How to get rid of data issues on your project

If  you are like me you will have been involved in a large number of projects where data is involved and most times there have been issues on the project.  In most IT projects the reason for the project is a better way to manage customer data is needed.

In this article ‘22 tips for better data science‘ I found that I connected with some of the tips more than others.  Here are the ones that jumped out to me:

I like #5  “Fast delivery is better than extreme accuracy. All data sets are dirty anyway. Find the perfect compromise between perfection and fast return.”  To me I’ve seen the team stressing about needing to get the data right.  When you’re working with existing data and trying to manipulate it to fit into a newly designed system it’s like trying to put a round peg into a square hole, it doesn’t work.  What can you do to get the most data into the new structure in the shortest possible time?  What would you need to not take?

I also agree with #12  ” You don’t have to store all your data permanently. Use smart compression techniques, and keep statistical summaries only, for old data. Don’t forget to adjust your metrics when your data changes, to keep consistency for trending purposes.”  Sometimes we get too hung up on needing to have the data.  Storage of data is not such a problem these days with Terabyte storage devices, but how often does the business need to go back to the detailed data.  Ask the questions at the start of the project.  Define the data storage needs in your business case.

# 17 “Data + models + gut feelings + intuition is the perfect mix. Don’t remove any of these ingredients in your decision process” is my most favourite tip.  As a project manager, whilst it’s great to have data and models, what really works for me is also tuning into my gut feelings and intuition.  If something doesn’t feel right to me, it doesn’t feel right.  I go with that, and follow my instincts.  Doing this has allowed me to get better outcomes for my project owner and the business.  Trust yourself.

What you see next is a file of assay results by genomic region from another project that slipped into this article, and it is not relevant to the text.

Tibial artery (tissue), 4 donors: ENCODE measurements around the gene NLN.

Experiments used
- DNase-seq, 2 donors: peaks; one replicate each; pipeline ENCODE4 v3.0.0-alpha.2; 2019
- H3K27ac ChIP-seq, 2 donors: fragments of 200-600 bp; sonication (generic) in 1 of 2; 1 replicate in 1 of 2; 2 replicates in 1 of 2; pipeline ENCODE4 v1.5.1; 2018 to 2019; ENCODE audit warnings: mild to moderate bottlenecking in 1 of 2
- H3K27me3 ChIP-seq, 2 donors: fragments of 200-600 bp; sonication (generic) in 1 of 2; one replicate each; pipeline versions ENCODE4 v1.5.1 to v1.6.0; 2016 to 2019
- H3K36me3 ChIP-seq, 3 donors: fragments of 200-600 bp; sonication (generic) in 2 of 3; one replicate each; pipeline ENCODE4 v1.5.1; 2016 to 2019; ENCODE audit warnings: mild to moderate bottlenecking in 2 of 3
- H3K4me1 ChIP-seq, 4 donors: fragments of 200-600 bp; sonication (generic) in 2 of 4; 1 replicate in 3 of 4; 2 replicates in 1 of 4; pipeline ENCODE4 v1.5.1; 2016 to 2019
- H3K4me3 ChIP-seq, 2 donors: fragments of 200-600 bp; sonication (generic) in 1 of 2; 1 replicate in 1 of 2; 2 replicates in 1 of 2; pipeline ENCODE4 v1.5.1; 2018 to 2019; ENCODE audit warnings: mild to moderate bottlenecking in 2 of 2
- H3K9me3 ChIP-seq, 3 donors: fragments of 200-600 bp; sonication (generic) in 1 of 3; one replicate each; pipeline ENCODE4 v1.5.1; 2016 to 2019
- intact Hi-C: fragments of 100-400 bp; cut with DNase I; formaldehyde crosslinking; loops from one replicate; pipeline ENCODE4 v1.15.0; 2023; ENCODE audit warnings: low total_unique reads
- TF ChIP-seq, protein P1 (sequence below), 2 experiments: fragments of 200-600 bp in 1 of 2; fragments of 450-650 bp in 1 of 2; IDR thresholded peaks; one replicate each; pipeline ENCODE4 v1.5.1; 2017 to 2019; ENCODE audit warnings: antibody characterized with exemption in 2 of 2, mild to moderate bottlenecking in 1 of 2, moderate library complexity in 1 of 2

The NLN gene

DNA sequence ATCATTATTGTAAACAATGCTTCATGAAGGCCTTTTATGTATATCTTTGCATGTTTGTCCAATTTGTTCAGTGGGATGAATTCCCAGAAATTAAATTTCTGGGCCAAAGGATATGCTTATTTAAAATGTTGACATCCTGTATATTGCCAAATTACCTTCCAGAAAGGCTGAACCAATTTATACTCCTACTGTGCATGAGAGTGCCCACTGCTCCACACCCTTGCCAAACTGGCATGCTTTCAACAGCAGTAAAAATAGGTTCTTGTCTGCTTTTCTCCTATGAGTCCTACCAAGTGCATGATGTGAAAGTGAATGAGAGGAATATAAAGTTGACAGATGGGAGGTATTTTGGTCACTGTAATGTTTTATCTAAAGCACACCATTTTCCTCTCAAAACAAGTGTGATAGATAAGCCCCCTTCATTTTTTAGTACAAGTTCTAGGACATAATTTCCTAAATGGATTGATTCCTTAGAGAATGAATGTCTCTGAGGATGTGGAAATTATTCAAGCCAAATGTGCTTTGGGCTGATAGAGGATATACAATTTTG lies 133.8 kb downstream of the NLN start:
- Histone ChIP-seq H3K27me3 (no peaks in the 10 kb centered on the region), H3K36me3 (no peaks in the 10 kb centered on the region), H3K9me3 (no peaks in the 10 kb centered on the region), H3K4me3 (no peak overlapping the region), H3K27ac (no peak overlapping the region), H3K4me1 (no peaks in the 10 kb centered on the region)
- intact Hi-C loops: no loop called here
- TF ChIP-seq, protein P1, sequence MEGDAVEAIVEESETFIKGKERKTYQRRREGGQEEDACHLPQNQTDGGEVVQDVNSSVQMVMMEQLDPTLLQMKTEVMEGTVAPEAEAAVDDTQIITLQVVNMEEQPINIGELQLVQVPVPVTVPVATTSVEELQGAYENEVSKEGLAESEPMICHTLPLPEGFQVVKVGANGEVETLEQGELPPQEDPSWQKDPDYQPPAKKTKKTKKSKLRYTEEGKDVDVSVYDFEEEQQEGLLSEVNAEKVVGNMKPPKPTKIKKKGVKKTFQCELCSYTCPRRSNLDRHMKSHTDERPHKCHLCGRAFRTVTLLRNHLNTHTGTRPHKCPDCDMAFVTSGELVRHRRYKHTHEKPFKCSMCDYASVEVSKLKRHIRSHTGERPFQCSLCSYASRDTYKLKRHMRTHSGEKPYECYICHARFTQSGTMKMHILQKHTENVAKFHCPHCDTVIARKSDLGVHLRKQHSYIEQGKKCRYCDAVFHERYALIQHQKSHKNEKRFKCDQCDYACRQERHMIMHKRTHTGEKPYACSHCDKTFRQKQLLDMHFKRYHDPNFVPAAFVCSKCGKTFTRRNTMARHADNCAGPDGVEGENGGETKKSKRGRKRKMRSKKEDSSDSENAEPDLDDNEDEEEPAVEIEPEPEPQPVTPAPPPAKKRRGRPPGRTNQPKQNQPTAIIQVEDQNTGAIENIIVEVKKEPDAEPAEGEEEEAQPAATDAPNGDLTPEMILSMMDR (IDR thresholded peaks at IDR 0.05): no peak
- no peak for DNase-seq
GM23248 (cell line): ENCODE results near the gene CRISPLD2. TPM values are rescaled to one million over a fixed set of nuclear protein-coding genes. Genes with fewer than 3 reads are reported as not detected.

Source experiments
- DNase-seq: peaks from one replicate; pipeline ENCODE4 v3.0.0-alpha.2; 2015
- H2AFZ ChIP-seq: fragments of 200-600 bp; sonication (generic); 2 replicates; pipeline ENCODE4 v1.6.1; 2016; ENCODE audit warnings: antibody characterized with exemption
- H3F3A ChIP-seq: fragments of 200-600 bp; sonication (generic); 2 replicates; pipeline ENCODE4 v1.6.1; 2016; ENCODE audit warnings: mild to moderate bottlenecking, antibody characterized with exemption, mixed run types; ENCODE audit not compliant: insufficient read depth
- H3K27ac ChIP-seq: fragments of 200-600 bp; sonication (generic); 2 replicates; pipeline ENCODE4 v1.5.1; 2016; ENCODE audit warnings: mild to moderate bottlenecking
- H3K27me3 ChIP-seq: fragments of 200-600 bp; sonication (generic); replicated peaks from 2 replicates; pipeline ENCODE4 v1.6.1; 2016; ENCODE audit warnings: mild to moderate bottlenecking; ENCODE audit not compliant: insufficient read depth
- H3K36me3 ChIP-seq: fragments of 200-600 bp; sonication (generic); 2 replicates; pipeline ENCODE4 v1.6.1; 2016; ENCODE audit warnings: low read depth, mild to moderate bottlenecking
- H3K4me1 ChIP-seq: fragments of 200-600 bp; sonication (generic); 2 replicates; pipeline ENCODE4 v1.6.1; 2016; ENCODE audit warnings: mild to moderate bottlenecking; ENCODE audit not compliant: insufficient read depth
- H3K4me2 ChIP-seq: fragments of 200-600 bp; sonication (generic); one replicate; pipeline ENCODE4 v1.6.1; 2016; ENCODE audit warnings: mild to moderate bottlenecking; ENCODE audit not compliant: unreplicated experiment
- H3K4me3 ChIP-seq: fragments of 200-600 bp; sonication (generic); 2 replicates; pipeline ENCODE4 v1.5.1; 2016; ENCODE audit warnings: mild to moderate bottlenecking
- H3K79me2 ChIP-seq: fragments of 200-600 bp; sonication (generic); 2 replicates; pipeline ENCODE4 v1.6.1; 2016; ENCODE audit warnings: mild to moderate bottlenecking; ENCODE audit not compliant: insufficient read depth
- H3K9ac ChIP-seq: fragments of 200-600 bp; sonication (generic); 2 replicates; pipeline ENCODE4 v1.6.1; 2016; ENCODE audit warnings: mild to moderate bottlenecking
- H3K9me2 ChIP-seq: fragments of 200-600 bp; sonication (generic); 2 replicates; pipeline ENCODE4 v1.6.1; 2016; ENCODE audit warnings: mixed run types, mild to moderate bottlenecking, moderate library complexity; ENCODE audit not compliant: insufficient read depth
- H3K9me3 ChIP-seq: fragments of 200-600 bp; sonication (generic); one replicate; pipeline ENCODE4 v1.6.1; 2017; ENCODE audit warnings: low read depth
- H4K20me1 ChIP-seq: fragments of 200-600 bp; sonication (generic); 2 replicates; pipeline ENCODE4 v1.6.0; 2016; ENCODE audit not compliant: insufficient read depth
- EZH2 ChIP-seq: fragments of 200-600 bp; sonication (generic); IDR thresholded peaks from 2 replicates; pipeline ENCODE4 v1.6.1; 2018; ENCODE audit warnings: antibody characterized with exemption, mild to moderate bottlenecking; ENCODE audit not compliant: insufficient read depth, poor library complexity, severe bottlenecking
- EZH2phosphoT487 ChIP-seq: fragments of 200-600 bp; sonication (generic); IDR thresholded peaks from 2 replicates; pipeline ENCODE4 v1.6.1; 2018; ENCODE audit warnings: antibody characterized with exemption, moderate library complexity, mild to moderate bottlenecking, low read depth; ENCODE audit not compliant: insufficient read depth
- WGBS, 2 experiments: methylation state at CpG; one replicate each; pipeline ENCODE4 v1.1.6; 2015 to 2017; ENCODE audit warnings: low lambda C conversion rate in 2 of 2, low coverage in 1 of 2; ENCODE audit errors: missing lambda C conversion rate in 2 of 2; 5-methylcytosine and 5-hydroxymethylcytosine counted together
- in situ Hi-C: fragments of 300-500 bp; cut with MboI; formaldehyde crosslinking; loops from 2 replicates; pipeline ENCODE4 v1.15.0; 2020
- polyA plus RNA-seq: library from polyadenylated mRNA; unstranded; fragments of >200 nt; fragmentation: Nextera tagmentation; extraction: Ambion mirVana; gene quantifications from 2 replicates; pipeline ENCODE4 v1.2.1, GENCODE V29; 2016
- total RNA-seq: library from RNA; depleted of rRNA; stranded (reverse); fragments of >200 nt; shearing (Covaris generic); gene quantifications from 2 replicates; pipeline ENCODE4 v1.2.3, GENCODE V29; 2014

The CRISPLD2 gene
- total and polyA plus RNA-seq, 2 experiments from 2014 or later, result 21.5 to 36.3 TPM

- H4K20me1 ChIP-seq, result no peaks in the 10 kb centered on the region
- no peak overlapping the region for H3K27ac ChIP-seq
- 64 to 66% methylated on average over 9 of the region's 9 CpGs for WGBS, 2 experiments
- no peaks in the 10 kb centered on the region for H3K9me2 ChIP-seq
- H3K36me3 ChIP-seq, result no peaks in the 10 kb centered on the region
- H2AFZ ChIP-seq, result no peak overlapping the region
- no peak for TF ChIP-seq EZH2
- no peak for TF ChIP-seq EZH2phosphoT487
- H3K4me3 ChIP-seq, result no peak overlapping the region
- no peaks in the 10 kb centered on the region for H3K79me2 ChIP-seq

Consider # 19 in light of cost differential – “When do you need true real time processing? When fraud detection is critical, or when processing sensitive transactional data (credit card fraud detection, 911 calls). Other than that, delayed analytics(with a latency of a few seconds to 24 hours) is good enough.”  Too often we get caught in the story of needing real time processing.  I agree that there are certain transactions that do need to be captured real time, and the financial processing aspects are one of the situations.  A lot of other more administrative type data capture could be done at a delayed interval, without disrupting the business processing.  Again, it’s is something worth considering.

And yes what advice  #22 “Ask the right questions before purchasing software.”  How many times do we, in the process of developing the business case opt for purchasing software off the shelf just because it’s the easy option.  Of course there is also the scenario where the business owner/sponsor has been sold the software by the vendor and he/she then believe that it’s the next best thing to sliced bread and they definitely need it… that’s for another post.

How can you use at least one of these tips next time you have data related issues that arise in starting up, or during your project?

Karen